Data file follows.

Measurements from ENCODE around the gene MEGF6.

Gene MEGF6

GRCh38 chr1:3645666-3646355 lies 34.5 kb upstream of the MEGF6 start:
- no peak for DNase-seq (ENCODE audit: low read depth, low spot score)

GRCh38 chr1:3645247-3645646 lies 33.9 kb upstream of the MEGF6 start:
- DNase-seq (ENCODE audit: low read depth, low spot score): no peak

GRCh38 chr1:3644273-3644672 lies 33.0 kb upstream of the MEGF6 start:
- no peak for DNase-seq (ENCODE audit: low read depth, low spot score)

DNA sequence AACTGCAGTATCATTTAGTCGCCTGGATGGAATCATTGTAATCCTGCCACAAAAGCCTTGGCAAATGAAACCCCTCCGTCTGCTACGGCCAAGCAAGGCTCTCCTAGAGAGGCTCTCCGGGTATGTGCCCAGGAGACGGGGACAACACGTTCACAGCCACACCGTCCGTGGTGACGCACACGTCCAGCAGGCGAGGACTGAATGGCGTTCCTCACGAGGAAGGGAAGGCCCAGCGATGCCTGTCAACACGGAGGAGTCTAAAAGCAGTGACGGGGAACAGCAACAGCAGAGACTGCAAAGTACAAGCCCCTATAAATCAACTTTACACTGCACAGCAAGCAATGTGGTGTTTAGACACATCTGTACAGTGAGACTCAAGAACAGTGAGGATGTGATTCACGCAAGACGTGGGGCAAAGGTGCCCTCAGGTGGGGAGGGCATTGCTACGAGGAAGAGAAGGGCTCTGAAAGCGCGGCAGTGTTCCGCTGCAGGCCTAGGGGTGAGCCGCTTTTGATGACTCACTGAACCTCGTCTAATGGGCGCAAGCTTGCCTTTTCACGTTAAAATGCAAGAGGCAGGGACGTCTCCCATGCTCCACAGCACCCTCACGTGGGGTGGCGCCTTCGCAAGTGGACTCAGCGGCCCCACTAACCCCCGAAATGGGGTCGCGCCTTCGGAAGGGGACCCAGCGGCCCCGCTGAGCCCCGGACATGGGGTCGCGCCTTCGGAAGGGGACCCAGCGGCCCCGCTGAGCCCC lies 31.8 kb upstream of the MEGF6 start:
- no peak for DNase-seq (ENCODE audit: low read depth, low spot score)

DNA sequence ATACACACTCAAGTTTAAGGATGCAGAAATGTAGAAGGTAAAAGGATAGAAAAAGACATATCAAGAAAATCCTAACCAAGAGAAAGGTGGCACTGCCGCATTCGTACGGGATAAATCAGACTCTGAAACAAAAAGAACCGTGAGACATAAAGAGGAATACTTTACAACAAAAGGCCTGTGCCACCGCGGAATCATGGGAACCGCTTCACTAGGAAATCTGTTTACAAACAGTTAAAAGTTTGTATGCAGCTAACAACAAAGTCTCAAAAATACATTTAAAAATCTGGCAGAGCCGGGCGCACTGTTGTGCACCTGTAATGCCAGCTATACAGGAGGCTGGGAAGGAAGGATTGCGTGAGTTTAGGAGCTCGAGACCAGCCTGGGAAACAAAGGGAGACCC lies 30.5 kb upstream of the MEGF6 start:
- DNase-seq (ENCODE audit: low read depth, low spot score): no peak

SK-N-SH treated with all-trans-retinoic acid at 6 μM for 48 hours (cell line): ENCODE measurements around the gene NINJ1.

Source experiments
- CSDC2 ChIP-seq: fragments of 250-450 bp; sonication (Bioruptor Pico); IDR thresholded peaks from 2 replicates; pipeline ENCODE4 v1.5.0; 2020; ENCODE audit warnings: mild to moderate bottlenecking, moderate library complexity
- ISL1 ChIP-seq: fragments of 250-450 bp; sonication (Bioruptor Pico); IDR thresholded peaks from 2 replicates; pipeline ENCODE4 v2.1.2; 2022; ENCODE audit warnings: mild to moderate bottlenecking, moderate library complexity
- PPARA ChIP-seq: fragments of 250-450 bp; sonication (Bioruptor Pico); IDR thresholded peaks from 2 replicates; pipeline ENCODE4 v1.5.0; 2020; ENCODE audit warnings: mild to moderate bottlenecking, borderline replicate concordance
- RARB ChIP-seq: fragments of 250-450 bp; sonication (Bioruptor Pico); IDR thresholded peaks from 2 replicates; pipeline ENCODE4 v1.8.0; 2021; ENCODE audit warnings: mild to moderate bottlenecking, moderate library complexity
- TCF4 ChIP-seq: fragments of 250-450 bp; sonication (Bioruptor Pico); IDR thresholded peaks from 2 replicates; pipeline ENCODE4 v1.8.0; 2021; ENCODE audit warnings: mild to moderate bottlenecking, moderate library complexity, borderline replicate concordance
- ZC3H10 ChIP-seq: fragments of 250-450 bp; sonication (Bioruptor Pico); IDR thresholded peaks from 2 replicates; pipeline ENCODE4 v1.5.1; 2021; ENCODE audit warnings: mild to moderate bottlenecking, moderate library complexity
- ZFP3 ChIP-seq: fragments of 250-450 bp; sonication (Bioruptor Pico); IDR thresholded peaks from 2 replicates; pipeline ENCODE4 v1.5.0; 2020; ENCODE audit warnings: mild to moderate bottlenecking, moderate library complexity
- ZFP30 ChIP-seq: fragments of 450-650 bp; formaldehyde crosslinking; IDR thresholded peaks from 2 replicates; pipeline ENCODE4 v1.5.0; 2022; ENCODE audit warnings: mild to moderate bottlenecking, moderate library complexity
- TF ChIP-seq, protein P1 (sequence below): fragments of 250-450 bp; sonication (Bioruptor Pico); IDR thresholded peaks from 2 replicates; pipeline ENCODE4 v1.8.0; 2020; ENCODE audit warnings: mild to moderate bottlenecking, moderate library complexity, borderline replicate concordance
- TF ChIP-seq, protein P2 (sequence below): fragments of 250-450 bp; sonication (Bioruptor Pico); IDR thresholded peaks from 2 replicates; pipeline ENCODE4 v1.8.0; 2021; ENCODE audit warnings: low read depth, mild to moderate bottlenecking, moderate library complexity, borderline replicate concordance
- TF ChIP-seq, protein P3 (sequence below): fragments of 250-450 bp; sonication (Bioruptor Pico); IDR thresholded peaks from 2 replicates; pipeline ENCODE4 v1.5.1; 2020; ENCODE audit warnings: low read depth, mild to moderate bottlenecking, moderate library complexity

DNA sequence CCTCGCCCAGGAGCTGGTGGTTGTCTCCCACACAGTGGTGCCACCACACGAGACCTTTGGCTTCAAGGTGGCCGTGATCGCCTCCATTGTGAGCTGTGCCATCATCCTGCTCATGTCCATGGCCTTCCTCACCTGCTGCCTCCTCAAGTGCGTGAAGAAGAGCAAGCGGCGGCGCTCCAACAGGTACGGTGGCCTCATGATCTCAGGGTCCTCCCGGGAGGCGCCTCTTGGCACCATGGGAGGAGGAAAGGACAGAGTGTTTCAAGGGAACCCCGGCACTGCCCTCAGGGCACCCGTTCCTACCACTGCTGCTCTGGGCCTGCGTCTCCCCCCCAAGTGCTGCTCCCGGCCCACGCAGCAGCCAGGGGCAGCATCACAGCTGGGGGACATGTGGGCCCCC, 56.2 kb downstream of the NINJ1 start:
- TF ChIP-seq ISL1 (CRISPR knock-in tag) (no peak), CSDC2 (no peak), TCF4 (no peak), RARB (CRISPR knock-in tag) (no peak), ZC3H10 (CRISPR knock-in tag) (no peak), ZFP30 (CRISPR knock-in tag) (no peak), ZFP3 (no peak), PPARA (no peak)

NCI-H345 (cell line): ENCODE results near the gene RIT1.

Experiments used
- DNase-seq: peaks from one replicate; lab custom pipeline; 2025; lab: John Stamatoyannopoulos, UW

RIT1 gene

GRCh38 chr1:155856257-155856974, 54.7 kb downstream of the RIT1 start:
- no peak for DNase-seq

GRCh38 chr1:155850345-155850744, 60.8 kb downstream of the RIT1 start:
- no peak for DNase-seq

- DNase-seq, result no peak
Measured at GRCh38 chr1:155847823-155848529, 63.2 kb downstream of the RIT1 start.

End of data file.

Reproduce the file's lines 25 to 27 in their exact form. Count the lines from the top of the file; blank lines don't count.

- TF ChIP-seq, protein P3 (sequence below): fragments of 250-450 bp; sonication (Bioruptor Pico); IDR thresholded peaks from 2 replicates; pipeline ENCODE4 v1.5.1; 2020; ENCODE audit warnings: low read depth, mild to moderate bottlenecking, moderate library complexity

DNA sequence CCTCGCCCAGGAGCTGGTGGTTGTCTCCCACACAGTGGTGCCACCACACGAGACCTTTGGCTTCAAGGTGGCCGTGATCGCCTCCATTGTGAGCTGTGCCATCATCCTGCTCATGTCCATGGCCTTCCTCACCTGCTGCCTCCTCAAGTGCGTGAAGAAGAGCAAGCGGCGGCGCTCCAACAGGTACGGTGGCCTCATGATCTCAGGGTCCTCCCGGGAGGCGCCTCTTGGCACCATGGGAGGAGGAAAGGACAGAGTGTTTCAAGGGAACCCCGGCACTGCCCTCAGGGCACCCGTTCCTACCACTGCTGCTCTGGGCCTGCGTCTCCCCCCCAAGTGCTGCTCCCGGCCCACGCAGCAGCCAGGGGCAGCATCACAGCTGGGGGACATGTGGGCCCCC, 56.2 kb downstream of the NINJ1 start:
- TF ChIP-seq ISL1 (CRISPR knock-in tag) (no peak), CSDC2 (no peak), TCF4 (no peak), RARB (CRISPR knock-in tag) (no peak), ZC3H10 (CRISPR knock-in tag) (no peak), ZFP30 (CRISPR knock-in tag) (no peak), ZFP3 (no peak), PPARA (no peak)